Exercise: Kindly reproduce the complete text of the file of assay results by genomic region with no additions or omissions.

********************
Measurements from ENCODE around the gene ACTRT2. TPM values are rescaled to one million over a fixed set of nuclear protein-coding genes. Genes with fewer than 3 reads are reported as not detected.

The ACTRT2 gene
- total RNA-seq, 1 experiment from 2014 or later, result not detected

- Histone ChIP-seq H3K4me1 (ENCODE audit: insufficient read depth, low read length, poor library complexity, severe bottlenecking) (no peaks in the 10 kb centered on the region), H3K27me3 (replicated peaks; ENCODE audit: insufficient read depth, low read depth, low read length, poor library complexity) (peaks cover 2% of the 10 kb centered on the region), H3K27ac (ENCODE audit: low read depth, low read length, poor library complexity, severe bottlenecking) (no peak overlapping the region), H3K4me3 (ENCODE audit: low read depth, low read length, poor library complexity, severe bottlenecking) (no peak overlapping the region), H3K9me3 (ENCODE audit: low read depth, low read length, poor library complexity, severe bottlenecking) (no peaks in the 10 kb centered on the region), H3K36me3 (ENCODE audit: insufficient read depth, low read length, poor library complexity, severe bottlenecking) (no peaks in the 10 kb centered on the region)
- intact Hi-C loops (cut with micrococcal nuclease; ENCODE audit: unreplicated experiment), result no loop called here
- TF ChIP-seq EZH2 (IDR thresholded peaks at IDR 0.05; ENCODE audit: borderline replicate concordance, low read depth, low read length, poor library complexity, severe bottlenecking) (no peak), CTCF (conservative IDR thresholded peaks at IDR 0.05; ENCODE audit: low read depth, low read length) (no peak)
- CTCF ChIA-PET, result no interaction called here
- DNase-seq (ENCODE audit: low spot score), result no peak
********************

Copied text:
Measurements from ENCODE around the gene ACTRT2. TPM values are rescaled to one million over a fixed set of nuclear protein-coding genes. Genes with fewer than 3 reads are reported as not detected.

The ACTRT2 gene
- total RNA-seq, 1 experiment from 2014 or later, result not detected

- Histone ChIP-seq H3K4me1 (ENCODE audit: insufficient read depth, low read length, poor library complexity, severe bottlenecking) (no peaks in the 10 kb centered on the region), H3K27me3 (replicated peaks; ENCODE audit: insufficient read depth, low read depth, low read length, poor library complexity) (peaks cover 2% of the 10 kb centered on the region), H3K27ac (ENCODE audit: low read depth, low read length, poor library complexity, severe bottlenecking) (no peak overlapping the region), H3K4me3 (ENCODE audit: low read depth, low read length, poor library complexity, severe bottlenecking) (no peak overlapping the region), H3K9me3 (ENCODE audit: low read depth, low read length, poor library complexity, severe bottlenecking) (no peaks in the 10 kb centered on the region), H3K36me3 (ENCODE audit: insufficient read depth, low read length, poor library complexity, severe bottlenecking) (no peaks in the 10 kb centered on the region)
- intact Hi-C loops (cut with micrococcal nuclease; ENCODE audit: unreplicated experiment), result no loop called here
- TF ChIP-seq EZH2 (IDR thresholded peaks at IDR 0.05; ENCODE audit: borderline replicate concordance, low read depth, low read length, poor library complexity, severe bottlenecking) (no peak), CTCF (conservative IDR thresholded peaks at IDR 0.05; ENCODE audit: low read depth, low read length) (no peak)
- CTCF ChIA-PET, result no interaction called here
- DNase-seq (ENCODE audit: low spot score), result no peak